Monday, April 15, 2013

Book Review -- The Miracle of Father Kapaun: Priest, Soldier, and Korean War Hero

By Roy Wenzel and Travis Heying, released March 28, 2013, Ignatius Press, 160 pages. Hardcover or Kindle. Available from Ignatius Press, Amazon, Barnes & Noble, major book stores and Catholic book stores.

Reviewed by Jean M. Heimann, M.A. in Theology, freelance writer, retired psychologist, and oblate with the Community of St. John.

As a Catholic Kansan, I am very familiar with Venerable Fr. Emil Kapaun.  I have viewed Fr. Emil Kapaun’s documentary film, visited his parish church and museum, heard homilies centered on his virtues, and have read both newspaper and online accounts of his life.  Prior to reading The Miracle of Father Kapaun: Priest, Soldier, and Korean War Hero, I was not sure what else I could learn about the man whom I ask to intercede for me and my family daily.

I knew that Fr. Kapaun was a military chaplain and a war hero who had recently been awarded the Medal of Honor for bravery during the Korean War. I also knew that he had been a prisoner of war and had helped his fellow prisoners, using the practical skills he acquired growing up on a farm in Pilsen, Kansas to sustain them during this difficult time. What I did not know about Fr. Kapaun were the intimate details of his life, as described by those closest to him. Nor was I aware of the specifics of the alleged miracles that have transpired in the lives of Kansas residents today.  Finally, I was unaware of the fact that the Korean War veterans, who served with him, and whose lives were saved by him, had lobbied the Army for more than 60 years to award Kapaun for his acts of bravery.  Authors Roy Wenzl and Travis Heying share all of this and more in their new book, The Miracle of Father Kapaun.

Wenzel and Heying have done a thorough job of researching Fr. Kapaun’s life, interviewing dozens of men who survived the POW camp because of the courageous acts of this young priest.  The POWs share how Kapaun saved hundreds of lives by: repeatedly running through machine gun fire, dragging wounded soldiers to safety, stealing food from his captors to sustain his starving comrades, and shaping roofing tin into cooking pots to boil water, to prevent dysentery. Most of all, when their future appeared hopeless, he gave them hope and a reason to live.  Fr. Kapaun’s companions portray him as a man who stepped out in faith, performing many astonishing acts of heroism, confounding his captors.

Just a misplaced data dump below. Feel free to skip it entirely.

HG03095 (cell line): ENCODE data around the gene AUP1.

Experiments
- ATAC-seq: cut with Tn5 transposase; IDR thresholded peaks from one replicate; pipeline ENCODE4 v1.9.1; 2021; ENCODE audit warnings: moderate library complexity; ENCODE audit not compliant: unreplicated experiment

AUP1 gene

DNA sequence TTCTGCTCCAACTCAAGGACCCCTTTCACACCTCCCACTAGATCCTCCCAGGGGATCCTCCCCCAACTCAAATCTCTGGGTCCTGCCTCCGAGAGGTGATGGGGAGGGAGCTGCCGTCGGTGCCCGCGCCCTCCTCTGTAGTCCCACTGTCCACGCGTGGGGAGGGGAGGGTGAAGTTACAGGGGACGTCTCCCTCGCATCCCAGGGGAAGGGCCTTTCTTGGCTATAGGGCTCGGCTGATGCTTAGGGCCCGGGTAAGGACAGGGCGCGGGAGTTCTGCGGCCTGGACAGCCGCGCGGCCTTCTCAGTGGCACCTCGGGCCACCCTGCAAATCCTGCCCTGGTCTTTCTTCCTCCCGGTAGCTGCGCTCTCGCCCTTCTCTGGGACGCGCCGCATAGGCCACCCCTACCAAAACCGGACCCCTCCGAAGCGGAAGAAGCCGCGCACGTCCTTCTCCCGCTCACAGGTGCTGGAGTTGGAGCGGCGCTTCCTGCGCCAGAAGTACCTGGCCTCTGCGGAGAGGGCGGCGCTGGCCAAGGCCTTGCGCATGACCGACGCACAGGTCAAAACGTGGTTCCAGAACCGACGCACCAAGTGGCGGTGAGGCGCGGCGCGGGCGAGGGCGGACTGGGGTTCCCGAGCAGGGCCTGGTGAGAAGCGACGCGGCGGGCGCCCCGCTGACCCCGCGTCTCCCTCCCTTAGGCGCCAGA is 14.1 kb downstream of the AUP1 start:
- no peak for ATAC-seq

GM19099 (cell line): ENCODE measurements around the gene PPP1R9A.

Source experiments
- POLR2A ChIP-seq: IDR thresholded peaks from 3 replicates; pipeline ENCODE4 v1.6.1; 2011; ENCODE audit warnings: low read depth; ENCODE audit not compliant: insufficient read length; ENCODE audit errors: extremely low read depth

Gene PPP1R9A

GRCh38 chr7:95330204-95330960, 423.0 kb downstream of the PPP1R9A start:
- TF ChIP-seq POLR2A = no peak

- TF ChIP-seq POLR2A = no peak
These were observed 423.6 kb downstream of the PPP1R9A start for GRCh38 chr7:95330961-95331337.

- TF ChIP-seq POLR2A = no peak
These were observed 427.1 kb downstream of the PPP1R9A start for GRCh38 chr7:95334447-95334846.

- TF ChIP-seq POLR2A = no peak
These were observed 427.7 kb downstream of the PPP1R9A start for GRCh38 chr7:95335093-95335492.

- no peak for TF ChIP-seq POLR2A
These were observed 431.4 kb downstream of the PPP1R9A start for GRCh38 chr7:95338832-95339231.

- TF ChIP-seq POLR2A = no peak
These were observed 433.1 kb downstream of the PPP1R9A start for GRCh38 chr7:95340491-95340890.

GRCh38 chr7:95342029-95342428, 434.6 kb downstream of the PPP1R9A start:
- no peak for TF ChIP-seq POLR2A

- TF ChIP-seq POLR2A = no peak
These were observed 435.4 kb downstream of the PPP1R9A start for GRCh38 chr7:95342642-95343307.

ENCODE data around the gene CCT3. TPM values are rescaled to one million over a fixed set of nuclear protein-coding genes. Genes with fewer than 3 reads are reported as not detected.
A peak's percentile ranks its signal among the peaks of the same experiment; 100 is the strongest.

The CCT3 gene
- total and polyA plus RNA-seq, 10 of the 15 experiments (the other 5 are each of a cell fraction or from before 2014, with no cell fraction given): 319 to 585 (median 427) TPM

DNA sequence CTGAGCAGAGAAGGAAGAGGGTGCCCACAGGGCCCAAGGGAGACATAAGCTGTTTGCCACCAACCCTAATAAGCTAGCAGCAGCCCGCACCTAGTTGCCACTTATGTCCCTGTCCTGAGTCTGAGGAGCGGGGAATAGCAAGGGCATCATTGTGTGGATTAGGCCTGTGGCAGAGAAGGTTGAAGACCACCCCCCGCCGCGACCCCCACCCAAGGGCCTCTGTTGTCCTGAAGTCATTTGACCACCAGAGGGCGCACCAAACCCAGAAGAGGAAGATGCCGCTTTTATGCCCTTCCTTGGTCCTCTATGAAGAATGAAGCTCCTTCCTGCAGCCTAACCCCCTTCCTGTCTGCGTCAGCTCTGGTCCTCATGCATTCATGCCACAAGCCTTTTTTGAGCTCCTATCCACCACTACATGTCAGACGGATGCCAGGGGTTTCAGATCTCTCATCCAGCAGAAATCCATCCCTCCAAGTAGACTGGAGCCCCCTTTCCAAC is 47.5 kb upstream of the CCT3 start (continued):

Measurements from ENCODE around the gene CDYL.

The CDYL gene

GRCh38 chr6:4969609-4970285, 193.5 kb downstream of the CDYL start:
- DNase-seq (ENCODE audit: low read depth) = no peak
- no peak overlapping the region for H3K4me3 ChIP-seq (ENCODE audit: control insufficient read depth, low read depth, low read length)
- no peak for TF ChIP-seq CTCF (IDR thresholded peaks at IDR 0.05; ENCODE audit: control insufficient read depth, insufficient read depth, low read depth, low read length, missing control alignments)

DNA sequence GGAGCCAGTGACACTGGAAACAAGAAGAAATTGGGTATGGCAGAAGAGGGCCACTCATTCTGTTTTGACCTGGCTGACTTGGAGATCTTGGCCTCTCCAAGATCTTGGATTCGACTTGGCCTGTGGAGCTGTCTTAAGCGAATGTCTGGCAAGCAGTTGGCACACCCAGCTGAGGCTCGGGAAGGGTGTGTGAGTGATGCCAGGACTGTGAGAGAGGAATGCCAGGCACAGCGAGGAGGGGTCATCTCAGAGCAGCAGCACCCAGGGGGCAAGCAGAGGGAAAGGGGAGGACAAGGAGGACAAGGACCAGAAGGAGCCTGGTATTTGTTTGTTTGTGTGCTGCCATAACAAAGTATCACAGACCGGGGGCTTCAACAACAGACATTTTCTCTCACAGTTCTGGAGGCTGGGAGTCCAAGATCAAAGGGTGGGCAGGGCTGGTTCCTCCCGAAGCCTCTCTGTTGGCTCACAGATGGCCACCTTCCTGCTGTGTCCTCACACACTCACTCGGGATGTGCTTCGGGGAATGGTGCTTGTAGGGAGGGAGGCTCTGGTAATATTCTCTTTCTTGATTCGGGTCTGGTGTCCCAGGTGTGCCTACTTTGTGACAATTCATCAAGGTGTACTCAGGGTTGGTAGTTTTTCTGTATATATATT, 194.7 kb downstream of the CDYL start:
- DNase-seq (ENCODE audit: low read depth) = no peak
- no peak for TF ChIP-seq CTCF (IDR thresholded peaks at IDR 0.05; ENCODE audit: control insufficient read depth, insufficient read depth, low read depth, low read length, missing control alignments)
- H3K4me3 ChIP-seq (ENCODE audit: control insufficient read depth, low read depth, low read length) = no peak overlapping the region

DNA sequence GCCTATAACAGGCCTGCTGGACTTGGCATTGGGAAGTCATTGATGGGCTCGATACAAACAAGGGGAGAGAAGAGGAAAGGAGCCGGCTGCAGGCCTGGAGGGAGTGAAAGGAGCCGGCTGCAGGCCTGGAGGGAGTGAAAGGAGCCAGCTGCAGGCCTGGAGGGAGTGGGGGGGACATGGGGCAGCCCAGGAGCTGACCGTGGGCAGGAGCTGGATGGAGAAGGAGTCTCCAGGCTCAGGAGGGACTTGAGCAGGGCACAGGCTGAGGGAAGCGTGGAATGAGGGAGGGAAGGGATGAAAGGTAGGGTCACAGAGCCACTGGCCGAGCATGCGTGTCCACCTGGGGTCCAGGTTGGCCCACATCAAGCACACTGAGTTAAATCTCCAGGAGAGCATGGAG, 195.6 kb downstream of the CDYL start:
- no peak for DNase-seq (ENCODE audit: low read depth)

Wenzl and Heying are gifted writers who tell a gripping tale that grabbed my attention at the beginning of the book and held it to the end. This story often kept me on the edge of my seat. The book begins with the battle of Unsan (There is a map included to show where it is located). I knew nothing about this battle prior to reading this chapter, but the authors write with such clarity, ease, and realism, that I felt as if I were right there on the battlefield with the soldiers. Their clear and concise writing style as well as Kapaun’s intriguing story of both yesterday and today will motivate you to read this book immediately in one sitting, which is possible to do, as it is short. However, you may want to re-read and savor certain sections of the book. At least that is what I did – simply because they contain brilliant quotes from Fr. Kapaun and stunning samples of his writing.

Because Fr. Kapaun has not yet been canonized and the alleged miracles are just that until they have been approved by the Church, the authors present a very factual, historical account of Kapaun’s life.  However, this does not at all detract from the story, but made it all the more interesting for me. What was particularly appealing to me is the fact that the authors present Fr. Kapaun as a very human individual, sharing his foibles and faults, rather than falsely depicting him as a plaster-perfect saint with whom no one can identify or emulate. I also enjoyed the humorous anecdotes that are shared by friends and neighbors that make Fr. Kapaun so genuine and so likeable.

In summary, I thoroughly enjoyed reading this inspirational and gripping account of Venerable Fr. Emil Kapaun, Catholic priest, Korean War hero, and recipient of the nation’s highest award for bravery. He was a man of few words, but much action. Fr. Kapaun is someone we all can model ourselves after through our loving service to those in our everyday lives. The Miracle of Father Kapaun is an excellent book that I highly recommend for both Catholics and non-Catholics alike. It would be especially useful in: diocesan, parish, high school/ college, seminarian, and home libraries, teen and adult discussion groups, and adult faith formation groups.

© Jean M. Heimann April 2013.

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